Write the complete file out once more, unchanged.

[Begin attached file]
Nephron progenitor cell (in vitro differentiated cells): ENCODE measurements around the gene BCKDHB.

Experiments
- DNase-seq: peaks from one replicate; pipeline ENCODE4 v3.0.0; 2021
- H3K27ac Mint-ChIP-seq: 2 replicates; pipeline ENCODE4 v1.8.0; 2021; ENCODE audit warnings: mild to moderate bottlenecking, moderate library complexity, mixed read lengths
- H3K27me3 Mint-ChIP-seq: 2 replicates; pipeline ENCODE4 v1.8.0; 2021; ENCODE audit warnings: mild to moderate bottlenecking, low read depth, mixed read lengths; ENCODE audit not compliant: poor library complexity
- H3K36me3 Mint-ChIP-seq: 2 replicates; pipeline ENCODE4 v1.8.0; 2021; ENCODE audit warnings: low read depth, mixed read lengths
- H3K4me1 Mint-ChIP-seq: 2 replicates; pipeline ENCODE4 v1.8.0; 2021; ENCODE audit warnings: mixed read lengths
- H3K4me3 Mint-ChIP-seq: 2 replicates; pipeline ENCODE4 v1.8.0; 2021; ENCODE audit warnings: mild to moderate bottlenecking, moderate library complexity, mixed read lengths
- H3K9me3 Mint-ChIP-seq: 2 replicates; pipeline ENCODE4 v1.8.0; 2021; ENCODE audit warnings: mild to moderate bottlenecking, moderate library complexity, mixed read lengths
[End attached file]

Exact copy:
Nephron progenitor cell (in vitro differentiated cells): ENCODE measurements around the gene BCKDHB.

Experiments
- DNase-seq: peaks from one replicate; pipeline ENCODE4 v3.0.0; 2021
- H3K27ac Mint-ChIP-seq: 2 replicates; pipeline ENCODE4 v1.8.0; 2021; ENCODE audit warnings: mild to moderate bottlenecking, moderate library complexity, mixed read lengths
- H3K27me3 Mint-ChIP-seq: 2 replicates; pipeline ENCODE4 v1.8.0; 2021; ENCODE audit warnings: mild to moderate bottlenecking, low read depth, mixed read lengths; ENCODE audit not compliant: poor library complexity
- H3K36me3 Mint-ChIP-seq: 2 replicates; pipeline ENCODE4 v1.8.0; 2021; ENCODE audit warnings: low read depth, mixed read lengths
- H3K4me1 Mint-ChIP-seq: 2 replicates; pipeline ENCODE4 v1.8.0; 2021; ENCODE audit warnings: mixed read lengths
- H3K4me3 Mint-ChIP-seq: 2 replicates; pipeline ENCODE4 v1.8.0; 2021; ENCODE audit warnings: mild to moderate bottlenecking, moderate library complexity, mixed read lengths
- H3K9me3 Mint-ChIP-seq: 2 replicates; pipeline ENCODE4 v1.8.0; 2021; ENCODE audit warnings: mild to moderate bottlenecking, moderate library complexity, mixed read lengths